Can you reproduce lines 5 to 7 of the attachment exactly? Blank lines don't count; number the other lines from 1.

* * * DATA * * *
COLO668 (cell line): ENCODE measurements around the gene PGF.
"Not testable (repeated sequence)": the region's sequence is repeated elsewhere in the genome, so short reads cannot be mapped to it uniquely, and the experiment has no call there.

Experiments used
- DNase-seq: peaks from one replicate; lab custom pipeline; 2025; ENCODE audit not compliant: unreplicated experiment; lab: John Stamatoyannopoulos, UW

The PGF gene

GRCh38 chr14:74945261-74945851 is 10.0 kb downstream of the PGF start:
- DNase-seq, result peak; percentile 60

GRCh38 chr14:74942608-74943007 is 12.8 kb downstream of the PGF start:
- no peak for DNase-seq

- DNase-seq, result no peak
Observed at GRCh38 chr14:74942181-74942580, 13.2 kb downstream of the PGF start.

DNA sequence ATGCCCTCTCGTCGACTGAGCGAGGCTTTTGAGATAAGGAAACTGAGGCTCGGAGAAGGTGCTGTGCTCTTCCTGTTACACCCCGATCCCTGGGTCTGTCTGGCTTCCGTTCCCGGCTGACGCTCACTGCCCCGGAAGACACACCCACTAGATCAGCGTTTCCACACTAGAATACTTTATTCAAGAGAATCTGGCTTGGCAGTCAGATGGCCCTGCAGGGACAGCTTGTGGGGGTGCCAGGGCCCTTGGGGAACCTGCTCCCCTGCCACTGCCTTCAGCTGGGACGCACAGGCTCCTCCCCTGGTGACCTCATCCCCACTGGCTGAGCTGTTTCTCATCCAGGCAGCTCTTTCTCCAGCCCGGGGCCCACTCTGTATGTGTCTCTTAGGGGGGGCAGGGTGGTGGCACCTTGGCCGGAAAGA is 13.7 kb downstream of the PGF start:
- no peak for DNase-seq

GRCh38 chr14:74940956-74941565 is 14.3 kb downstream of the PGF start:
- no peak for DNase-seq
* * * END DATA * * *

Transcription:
The PGF gene

GRCh38 chr14:74945261-74945851 is 10.0 kb downstream of the PGF start:
- DNase-seq, result peak; percentile 60